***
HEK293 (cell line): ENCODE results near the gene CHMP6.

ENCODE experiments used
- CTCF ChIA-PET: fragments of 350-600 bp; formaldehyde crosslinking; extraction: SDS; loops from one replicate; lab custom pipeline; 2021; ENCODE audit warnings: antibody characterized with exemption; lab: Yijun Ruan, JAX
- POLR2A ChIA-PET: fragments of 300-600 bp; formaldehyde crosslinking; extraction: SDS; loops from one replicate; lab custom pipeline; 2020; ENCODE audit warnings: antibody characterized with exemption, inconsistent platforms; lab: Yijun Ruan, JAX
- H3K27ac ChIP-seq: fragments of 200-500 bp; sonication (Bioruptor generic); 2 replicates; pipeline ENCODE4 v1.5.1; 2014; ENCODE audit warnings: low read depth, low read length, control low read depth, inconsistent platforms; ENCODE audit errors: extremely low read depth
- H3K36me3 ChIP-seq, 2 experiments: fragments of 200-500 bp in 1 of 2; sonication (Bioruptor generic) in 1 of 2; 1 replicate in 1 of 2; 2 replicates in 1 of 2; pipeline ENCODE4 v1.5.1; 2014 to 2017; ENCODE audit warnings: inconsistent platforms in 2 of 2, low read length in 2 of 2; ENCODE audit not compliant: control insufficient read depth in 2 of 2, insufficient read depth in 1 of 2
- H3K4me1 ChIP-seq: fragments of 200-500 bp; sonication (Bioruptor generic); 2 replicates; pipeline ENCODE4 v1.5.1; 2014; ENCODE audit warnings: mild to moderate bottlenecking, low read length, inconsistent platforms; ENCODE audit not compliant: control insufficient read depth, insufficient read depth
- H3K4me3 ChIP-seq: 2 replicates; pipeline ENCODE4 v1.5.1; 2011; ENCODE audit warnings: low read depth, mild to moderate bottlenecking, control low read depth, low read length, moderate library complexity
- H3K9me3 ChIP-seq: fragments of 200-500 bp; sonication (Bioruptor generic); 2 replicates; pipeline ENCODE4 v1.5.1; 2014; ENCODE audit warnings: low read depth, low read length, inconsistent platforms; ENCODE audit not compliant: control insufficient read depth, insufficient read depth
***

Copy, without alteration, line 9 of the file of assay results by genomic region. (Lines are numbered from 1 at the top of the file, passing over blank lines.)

- H3K9me3 ChIP-seq: fragments of 200-500 bp; sonication (Bioruptor generic); 2 replicates; pipeline ENCODE4 v1.5.1; 2014; ENCODE audit warnings: low read depth, low read length, inconsistent platforms; ENCODE audit not compliant: control insufficient read depth, insufficient read depth